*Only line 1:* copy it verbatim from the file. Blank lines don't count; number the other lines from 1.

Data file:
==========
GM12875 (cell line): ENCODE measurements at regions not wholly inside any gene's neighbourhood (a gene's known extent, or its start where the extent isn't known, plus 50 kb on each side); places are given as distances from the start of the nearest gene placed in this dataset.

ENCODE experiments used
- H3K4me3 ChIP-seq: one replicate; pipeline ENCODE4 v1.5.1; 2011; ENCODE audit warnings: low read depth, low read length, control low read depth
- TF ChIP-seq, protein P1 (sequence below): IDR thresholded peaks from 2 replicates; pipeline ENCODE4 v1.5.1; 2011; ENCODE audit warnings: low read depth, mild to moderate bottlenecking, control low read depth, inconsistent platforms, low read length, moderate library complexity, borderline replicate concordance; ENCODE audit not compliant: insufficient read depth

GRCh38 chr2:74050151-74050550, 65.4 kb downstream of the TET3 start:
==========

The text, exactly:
GM12875 (cell line): ENCODE measurements at regions not wholly inside any gene's neighbourhood (a gene's known extent, or its start where the extent isn't known, plus 50 kb on each side); places are given as distances from the start of the nearest gene placed in this dataset.